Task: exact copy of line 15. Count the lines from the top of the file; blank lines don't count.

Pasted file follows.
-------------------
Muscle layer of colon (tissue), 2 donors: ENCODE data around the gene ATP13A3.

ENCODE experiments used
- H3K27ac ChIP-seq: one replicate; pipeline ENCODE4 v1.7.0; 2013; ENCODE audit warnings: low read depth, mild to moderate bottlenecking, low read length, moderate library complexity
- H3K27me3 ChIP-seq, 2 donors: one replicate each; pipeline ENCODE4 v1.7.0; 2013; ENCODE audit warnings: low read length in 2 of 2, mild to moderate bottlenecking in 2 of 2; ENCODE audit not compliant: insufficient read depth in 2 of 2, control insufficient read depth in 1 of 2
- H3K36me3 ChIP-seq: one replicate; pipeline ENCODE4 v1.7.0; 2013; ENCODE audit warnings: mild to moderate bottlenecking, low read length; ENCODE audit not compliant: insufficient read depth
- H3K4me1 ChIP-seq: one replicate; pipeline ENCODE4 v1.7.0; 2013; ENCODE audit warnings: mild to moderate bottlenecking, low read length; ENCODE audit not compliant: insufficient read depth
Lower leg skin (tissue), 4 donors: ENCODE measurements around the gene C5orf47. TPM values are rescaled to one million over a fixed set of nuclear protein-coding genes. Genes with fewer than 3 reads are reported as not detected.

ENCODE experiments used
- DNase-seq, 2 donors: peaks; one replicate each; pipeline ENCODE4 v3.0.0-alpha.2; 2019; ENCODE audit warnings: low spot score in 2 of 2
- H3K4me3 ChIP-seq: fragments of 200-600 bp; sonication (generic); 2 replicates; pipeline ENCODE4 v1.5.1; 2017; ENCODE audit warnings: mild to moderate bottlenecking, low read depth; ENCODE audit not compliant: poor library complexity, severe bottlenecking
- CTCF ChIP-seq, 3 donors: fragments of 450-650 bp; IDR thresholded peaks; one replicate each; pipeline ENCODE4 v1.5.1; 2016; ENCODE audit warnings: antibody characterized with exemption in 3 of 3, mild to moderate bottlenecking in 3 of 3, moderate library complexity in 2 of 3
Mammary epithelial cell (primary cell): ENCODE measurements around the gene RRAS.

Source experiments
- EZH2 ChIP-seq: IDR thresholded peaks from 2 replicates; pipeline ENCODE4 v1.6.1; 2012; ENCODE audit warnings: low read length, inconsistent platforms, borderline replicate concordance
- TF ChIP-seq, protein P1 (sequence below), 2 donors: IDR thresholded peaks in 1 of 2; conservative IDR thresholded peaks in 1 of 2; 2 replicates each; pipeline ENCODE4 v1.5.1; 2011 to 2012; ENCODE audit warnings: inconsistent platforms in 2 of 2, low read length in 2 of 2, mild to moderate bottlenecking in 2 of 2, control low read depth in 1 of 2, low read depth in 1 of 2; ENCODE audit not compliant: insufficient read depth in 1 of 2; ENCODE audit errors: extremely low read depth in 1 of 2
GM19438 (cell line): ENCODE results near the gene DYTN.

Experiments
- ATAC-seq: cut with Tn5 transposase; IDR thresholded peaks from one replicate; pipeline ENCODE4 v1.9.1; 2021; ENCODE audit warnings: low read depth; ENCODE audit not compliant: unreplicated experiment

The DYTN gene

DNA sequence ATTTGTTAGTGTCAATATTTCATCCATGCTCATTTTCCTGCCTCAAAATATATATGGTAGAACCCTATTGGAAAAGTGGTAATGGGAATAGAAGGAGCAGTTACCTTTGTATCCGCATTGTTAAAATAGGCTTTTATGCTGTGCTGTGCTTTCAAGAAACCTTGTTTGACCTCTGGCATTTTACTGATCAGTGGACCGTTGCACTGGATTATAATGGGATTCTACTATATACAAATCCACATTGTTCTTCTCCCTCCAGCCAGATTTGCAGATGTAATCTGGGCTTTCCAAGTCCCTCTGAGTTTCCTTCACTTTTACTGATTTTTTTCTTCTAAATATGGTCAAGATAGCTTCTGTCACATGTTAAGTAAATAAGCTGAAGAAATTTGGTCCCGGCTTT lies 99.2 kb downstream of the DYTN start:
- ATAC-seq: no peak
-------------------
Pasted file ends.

- TF ChIP-seq, protein P1 (sequence below), 2 donors: IDR thresholded peaks in 1 of 2; conservative IDR thresholded peaks in 1 of 2; 2 replicates each; pipeline ENCODE4 v1.5.1; 2011 to 2012; ENCODE audit warnings: inconsistent platforms in 2 of 2, low read length in 2 of 2, mild to moderate bottlenecking in 2 of 2, control low read depth in 1 of 2, low read depth in 1 of 2; ENCODE audit not compliant: insufficient read depth in 1 of 2; ENCODE audit errors: extremely low read depth in 1 of 2